Reclaiming Purity

Updated May 22, 2014
Reclaiming Purity
When I asked Jesus into my heart at five years old, I didn't know to what extent I could still make a mess of my life. I certainly couldn't envision then that 17 years after that profession of faith, I would need a savior to rescue me from – me.

As a “redeemed adulteress,” Rebecca Halton knows the pain of compromised purity.  Even after repenting of an adulterous relationship in her early 20s, she still felt like “damaged goods.”  She shares here how she ultimately learned to reclaim purity in her life – and how she believes others can, too.

When I asked Jesus into my heart at five years old, I didn’t know to what extent I could still make a mess of my life. I hadn’t even mastered handwriting, but that day I did my best to pen “Rebecca,” beneath my Christian-school teacher’s commemoration of the date and my decision.   

At five-years-old, I barely knew what a signature was, let alone what I was signing on the inside cover of my Bible. As a child, I never pondered the fragility of purity, and I couldn’t envision how I would actually need a savior. I certainly couldn’t envision then that 17 years after that profession of faith, I would need a savior to rescue me from – me. 

Me: the girl who grew up in a Christian home.

The girl who graduated with honors from a Christian college.

The girl who knew at five-years-old that she wanted Jesus in her heart.

And the girl who became a married man’s mistress in her early 20s

It was then that I attempted the slippery slope of temptation, and faltered my way into a six-month relationship with someone else’s husband. I was baited by physical attraction and emotional intimacy I was missing in my life. And I was trapped by fear and the shameful feeling that I’d gone too far down the wrong road.

I still remember hyperventilating because of crying uncontrollably. I remember restlessly staring at the ceiling, on the nights I laid alone in my bed. All the while wondering how I got myself into that mess. And wondering even more inconclusively how I was going to get myself out of it.

If I couldn’t undo what I had done, then what did that mean for me?

Therein lies the flaw of how we face purity – specifically, the loss of it. As long as my eyes were fixed on me as my own savior, I couldn’t see that my way to freedom was in surrendering, not struggling. Surrendering to God, waving the white flag of repentance and inviting His rescue. I especially realized I needed God’s rescue when he—the married man—told me he was going to divorce her.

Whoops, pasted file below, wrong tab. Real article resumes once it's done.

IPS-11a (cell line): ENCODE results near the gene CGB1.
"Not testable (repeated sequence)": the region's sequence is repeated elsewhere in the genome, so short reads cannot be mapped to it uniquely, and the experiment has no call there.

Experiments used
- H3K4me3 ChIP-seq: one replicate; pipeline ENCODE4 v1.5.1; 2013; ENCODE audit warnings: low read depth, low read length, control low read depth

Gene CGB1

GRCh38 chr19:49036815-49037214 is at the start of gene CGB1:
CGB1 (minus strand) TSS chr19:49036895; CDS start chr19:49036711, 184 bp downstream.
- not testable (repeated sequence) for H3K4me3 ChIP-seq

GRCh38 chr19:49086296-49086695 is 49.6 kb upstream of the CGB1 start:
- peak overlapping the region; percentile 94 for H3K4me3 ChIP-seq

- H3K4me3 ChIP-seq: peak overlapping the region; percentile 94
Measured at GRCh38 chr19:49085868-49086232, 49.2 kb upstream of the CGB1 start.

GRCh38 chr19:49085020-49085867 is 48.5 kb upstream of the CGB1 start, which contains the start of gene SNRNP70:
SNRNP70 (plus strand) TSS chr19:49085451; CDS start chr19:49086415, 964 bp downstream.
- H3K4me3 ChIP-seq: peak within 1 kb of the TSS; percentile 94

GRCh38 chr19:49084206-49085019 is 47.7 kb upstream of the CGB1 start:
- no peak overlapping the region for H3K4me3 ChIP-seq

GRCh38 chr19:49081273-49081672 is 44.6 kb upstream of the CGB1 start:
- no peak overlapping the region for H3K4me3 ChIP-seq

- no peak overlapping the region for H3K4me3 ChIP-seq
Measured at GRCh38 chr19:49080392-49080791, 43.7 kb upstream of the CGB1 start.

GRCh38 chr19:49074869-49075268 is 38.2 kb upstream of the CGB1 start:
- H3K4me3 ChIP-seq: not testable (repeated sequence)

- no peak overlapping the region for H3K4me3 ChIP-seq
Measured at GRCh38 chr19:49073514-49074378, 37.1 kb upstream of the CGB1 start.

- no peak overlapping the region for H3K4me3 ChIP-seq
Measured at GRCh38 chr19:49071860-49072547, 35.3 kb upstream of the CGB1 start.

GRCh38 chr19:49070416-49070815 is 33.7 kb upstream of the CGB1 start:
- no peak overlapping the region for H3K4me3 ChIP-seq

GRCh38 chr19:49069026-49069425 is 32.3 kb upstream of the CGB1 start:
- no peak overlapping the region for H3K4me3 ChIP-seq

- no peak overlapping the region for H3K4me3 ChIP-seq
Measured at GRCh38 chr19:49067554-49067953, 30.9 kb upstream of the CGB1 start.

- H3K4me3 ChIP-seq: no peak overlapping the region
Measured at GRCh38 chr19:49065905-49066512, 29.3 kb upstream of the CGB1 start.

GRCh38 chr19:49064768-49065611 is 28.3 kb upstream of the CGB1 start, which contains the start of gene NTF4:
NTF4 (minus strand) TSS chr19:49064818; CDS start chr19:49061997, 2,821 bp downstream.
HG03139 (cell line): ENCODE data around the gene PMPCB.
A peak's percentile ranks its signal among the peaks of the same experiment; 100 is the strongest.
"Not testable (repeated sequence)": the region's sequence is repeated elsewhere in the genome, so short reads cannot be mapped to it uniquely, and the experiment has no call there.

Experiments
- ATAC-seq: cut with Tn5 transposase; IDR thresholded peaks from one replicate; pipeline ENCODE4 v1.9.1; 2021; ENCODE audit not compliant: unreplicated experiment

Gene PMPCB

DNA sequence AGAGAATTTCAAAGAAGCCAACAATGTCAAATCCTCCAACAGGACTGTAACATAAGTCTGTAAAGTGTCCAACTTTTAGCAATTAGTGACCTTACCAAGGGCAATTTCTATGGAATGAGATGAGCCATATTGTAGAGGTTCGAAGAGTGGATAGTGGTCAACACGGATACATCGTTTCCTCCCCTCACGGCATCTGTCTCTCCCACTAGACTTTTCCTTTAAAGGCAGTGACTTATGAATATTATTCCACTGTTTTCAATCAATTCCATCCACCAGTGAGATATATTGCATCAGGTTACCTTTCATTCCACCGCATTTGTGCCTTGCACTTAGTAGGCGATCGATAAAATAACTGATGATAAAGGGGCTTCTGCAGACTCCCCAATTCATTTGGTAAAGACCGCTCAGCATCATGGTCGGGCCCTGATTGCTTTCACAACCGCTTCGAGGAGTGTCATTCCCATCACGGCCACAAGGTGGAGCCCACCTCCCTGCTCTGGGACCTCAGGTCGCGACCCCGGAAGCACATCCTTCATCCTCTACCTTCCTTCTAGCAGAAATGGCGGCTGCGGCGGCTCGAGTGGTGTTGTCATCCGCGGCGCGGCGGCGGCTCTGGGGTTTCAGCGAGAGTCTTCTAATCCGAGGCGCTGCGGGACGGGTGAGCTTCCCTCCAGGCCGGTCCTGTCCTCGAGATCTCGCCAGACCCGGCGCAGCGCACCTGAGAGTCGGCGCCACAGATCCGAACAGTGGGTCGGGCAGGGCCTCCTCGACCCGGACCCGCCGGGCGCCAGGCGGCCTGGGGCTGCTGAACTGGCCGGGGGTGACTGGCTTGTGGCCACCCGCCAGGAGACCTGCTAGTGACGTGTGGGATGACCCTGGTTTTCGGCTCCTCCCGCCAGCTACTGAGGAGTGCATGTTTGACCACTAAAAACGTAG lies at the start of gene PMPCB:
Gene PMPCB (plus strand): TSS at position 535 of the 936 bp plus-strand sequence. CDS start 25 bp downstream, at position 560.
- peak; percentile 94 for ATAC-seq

Months later, he changed his mind. More importantly, God changed my heart. I finally believed again that I deserved better. And I was finally repentant, to the point that I decisively walked away. Among steps taken, I subjected myself to the emotional withdrawal of detoxing my heart of adultery. And I haven’t looked back longingly since.

Even the best day with him wasn’t worth the worst of the sin.

Though I was repentant, by no means did I feel instantly redeemed. In the spiritual, yes: we are made clean the second God forgives us. But in the practical, I didn’t feel redeemed right away. In fact, my adultery left me feeling ruined. On some level, I wondered what it mattered if I messed up more, as long as it wasn’t another extramarital affair.

For at least the first few months after my adultery, I was uncharacteristically careless. After the affair, and before forgiving myself, I punished myself some more. I risked and reduced myself to a charming, but impurely intentioned, young businessman I’d met in a bar. I’m not shamed by it now – just saddened by the thought of other women who feel now how I did then. 

Before the adultery, I would have thought myself above flirting and fooling around with a relative stranger. As I look back now, though, I see how such a severe loss of purity through adultery triggered an identity crisis. If I defined myself by how “good” I was before my adultery, then shouldn’t I re-define myself by how “bad” I was because of it?

But that’s not how God sees us.  It’s not how He loves us.

And it’s not why Jesus came, died and was resurrected for us.    

Reclaiming purity after the affair began with an ember of hope, that what the Bible said about redemption was true. And not just true, but that it could be true for me.

Could my scarlet sins be made white like snow, the way God speaks of in Isaiah 1:18?

Would the God I pledged my heart to at five-years-old really make me as pure as I was as a child? 

There didn’t need to be a question about whether He could or would do it. There was, however, a question of whether or not I would accept it. What I realized then, is that we can know the Bible is real, but still doubt that it can be reality – our reality. My reality then was that I was the “other woman,” in an adulterous relationship.  A relationship that hurt people I cared about. A relationship that left me feeling like “damaged goods.”

I finally dared to believe that God’s power and promises were for me, too.

And I boldly started to believe the Truth more than the enemy’s lies.

My reality now is that I am redeemed in the way you can be redeemed, too, regardless of your past. There is no mistaking that God means to still give me His best for my life. And there is no question in my mind that He can – and wants – to do for you what He’s done for me.   

Rebecca Halton is the author of Words from the Other Woman: The True Account of a Redeemed Adulteress. Currently, she also co-leads with fellow Author and Speaker Shelley Hendrix. In her spare time, Rebecca likes hiking, having coffee with close friends, or volunteering in her community. To learn more about Rebecca, visit